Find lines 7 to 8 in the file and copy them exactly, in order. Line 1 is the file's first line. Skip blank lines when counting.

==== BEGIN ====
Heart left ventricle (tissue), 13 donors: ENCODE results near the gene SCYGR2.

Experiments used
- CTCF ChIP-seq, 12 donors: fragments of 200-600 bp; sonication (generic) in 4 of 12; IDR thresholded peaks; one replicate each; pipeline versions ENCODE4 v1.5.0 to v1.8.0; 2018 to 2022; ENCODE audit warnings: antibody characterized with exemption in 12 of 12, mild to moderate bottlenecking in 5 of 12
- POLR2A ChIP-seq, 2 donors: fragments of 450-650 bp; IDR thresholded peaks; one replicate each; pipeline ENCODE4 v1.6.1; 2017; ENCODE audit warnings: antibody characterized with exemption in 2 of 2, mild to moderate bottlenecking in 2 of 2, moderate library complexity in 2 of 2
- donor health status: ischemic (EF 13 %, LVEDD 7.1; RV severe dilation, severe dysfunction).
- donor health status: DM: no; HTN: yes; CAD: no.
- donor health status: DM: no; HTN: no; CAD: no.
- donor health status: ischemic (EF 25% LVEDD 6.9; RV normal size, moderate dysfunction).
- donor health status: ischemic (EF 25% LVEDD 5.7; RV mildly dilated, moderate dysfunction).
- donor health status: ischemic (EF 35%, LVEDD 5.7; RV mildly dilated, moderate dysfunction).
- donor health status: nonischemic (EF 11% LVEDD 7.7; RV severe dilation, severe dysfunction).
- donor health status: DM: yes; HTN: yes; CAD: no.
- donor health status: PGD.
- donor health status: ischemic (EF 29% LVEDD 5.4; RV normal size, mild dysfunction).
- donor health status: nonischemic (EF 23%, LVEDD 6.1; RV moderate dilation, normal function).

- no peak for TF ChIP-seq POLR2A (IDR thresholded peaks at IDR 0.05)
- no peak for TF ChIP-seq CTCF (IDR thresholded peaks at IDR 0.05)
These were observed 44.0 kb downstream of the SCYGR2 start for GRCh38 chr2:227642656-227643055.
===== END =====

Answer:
- donor health status: DM: no; HTN: no; CAD: no.
- donor health status: ischemic (EF 25% LVEDD 6.9; RV normal size, moderate dysfunction).